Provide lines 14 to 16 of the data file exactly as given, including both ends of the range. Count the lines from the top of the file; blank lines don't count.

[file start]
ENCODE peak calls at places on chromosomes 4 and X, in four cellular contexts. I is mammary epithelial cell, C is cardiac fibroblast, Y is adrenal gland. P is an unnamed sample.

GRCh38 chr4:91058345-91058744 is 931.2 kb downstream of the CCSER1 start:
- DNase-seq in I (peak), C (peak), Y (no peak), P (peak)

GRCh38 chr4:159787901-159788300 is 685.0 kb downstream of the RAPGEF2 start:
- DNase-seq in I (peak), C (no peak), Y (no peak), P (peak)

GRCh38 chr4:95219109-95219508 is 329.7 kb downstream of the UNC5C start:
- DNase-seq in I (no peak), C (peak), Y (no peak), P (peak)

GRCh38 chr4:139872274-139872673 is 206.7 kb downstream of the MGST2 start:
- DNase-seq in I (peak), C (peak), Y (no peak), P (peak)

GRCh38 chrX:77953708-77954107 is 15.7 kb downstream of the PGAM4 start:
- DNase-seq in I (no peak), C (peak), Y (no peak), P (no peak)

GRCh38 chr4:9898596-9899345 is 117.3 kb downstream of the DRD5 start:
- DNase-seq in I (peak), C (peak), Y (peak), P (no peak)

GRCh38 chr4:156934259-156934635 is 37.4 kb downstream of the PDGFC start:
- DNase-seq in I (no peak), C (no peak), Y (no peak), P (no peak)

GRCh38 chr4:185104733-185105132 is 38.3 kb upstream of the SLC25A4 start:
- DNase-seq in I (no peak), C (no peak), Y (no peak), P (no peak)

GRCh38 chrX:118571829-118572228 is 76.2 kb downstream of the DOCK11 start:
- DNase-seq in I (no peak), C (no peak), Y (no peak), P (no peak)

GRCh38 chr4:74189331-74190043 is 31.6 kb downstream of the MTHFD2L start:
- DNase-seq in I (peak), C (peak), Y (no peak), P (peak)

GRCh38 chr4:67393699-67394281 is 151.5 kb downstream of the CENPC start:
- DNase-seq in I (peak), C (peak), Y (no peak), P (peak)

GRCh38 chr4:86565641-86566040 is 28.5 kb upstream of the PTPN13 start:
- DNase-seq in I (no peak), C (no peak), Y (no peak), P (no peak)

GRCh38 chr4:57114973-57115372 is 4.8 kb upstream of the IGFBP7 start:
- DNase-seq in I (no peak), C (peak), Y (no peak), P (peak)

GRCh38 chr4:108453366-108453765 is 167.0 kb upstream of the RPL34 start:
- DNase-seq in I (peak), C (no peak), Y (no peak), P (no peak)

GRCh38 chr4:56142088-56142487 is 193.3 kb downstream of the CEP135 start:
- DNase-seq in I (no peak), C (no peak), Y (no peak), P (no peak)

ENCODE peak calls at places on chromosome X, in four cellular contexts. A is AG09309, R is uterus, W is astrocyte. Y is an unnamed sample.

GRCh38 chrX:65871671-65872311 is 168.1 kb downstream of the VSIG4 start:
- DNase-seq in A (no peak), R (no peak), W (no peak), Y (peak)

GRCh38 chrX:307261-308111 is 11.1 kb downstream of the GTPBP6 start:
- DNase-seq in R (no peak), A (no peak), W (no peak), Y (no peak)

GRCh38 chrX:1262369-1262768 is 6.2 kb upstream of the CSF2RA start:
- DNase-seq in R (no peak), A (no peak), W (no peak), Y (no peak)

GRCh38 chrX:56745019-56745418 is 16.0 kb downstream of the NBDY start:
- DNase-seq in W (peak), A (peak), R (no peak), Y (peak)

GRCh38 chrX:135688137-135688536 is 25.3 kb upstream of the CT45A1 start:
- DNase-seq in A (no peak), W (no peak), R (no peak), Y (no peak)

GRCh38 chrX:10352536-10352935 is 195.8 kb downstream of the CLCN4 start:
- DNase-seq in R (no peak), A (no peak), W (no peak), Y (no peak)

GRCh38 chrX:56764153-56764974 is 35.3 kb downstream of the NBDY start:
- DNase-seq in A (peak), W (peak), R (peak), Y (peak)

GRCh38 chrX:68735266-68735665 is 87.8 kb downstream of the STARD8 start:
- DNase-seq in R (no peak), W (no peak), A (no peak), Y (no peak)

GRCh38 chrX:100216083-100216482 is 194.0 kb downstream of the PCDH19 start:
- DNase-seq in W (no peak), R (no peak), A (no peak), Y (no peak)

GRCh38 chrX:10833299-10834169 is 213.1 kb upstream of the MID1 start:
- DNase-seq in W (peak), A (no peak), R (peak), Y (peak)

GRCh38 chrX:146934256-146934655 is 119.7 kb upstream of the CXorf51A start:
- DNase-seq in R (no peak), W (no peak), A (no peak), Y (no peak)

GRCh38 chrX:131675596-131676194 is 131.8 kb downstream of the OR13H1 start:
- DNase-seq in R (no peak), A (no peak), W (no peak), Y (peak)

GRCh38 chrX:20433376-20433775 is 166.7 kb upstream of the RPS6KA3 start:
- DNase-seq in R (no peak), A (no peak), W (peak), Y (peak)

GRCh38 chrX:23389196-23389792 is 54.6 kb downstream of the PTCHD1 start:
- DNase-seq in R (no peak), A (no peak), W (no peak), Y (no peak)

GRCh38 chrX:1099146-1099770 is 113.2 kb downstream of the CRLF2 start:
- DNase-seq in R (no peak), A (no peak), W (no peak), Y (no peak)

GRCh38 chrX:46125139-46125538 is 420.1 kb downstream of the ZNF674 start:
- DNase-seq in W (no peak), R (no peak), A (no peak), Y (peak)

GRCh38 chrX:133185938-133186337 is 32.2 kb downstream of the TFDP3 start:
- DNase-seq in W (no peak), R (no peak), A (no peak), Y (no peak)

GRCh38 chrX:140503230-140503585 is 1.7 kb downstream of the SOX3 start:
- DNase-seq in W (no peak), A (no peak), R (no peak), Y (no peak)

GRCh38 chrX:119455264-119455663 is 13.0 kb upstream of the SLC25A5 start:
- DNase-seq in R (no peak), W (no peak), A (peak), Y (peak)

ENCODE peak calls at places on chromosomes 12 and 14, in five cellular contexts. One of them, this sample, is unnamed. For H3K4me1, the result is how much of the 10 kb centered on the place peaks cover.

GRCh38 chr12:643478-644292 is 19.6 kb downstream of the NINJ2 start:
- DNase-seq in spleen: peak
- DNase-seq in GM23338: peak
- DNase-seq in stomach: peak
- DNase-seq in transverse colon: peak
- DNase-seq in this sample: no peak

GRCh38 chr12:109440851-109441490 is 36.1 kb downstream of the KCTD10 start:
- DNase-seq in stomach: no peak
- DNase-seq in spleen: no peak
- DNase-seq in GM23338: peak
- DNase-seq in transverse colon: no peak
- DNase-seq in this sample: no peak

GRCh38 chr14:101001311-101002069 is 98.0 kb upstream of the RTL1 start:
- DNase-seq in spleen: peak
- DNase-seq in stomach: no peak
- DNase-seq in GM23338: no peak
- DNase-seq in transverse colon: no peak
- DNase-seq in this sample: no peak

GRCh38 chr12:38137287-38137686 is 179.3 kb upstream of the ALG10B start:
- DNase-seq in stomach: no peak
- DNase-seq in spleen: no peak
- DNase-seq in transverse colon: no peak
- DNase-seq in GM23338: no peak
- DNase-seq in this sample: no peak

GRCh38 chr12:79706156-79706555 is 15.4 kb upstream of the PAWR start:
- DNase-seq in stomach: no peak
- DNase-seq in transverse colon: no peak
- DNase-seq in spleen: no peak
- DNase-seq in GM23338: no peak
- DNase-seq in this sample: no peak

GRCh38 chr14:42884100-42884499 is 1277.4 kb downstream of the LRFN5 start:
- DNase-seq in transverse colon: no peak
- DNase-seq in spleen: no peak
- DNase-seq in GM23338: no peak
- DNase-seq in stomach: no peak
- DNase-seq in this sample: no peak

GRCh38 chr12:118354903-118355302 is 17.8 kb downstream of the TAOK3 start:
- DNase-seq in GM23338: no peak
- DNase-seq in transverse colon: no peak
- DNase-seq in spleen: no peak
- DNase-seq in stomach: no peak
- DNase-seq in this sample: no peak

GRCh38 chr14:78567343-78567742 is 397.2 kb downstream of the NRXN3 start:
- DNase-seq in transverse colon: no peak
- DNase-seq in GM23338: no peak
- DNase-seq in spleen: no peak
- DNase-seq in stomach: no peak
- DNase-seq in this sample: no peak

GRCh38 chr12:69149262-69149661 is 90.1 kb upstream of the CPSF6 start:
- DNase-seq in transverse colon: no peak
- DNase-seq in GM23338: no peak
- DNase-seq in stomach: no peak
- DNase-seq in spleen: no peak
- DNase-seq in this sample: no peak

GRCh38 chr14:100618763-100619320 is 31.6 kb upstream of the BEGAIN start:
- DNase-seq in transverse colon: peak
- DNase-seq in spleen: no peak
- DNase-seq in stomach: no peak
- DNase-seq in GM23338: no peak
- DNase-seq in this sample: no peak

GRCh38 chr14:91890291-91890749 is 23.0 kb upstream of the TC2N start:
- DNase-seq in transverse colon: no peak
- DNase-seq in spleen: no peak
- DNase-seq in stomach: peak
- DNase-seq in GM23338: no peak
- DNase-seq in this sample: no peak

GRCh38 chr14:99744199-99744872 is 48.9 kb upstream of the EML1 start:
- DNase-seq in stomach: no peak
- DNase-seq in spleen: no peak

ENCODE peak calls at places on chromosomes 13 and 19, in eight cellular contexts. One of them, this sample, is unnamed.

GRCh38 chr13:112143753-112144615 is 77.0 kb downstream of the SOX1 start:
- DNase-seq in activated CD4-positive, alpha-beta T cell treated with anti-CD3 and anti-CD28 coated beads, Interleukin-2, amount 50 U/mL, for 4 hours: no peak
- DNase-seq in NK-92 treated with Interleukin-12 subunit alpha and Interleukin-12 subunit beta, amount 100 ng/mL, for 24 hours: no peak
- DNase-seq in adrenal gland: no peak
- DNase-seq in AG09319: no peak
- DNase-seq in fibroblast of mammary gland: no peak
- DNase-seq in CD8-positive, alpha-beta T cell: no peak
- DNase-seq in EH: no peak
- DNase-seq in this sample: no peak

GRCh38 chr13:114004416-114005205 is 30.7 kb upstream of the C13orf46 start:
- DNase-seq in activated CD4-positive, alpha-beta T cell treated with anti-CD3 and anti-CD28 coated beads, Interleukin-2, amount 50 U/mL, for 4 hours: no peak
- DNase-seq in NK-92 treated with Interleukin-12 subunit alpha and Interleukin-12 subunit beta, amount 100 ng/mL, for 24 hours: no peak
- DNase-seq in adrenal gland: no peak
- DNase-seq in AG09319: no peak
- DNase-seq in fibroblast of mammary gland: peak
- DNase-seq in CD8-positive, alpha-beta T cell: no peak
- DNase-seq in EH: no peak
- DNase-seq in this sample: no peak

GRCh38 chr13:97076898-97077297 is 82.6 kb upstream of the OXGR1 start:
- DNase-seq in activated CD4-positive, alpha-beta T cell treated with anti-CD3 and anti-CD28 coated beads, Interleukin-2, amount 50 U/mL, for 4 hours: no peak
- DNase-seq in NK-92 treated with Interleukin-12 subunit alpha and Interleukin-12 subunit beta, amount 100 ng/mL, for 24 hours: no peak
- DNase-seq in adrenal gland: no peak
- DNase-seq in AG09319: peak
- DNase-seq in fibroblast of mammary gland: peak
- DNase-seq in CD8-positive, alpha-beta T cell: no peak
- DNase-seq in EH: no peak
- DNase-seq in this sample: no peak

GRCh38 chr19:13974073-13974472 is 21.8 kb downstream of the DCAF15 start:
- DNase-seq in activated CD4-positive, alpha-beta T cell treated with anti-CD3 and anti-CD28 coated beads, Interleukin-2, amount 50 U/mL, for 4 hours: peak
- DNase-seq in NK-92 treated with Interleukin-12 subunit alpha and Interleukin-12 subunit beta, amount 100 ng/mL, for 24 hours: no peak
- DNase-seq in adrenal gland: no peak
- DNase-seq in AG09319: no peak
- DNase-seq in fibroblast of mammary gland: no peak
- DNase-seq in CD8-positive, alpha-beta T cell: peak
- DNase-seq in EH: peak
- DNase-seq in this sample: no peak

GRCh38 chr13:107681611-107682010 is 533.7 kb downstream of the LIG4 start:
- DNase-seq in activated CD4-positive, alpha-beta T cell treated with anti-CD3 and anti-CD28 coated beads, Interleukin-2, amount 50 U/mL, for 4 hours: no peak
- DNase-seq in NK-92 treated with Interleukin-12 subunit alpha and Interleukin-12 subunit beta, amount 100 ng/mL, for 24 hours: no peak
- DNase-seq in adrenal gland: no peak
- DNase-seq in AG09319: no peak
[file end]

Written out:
GRCh38 chr4:156934259-156934635 is 37.4 kb downstream of the PDGFC start:
- DNase-seq in I (no peak), C (no peak), Y (no peak), P (no peak)

GRCh38 chr4:185104733-185105132 is 38.3 kb upstream of the SLC25A4 start: